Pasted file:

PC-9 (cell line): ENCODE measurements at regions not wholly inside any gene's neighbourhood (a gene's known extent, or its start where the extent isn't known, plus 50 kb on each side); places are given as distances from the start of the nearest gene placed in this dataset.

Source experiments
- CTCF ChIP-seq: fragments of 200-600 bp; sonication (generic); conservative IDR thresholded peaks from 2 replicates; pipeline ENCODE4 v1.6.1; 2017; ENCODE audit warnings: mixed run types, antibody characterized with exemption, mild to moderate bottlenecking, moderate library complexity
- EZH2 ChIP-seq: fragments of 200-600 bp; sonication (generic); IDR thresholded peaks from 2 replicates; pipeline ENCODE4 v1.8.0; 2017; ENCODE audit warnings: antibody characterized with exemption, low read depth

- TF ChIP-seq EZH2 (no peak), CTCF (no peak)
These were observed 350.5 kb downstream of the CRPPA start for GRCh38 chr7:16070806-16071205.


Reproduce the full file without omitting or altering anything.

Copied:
PC-9 (cell line): ENCODE measurements at regions not wholly inside any gene's neighbourhood (a gene's known extent, or its start where the extent isn't known, plus 50 kb on each side); places are given as distances from the start of the nearest gene placed in this dataset.

Source experiments
- CTCF ChIP-seq: fragments of 200-600 bp; sonication (generic); conservative IDR thresholded peaks from 2 replicates; pipeline ENCODE4 v1.6.1; 2017; ENCODE audit warnings: mixed run types, antibody characterized with exemption, mild to moderate bottlenecking, moderate library complexity
- EZH2 ChIP-seq: fragments of 200-600 bp; sonication (generic); IDR thresholded peaks from 2 replicates; pipeline ENCODE4 v1.8.0; 2017; ENCODE audit warnings: antibody characterized with exemption, low read depth

- TF ChIP-seq EZH2 (no peak), CTCF (no peak)
These were observed 350.5 kb downstream of the CRPPA start for GRCh38 chr7:16070806-16071205.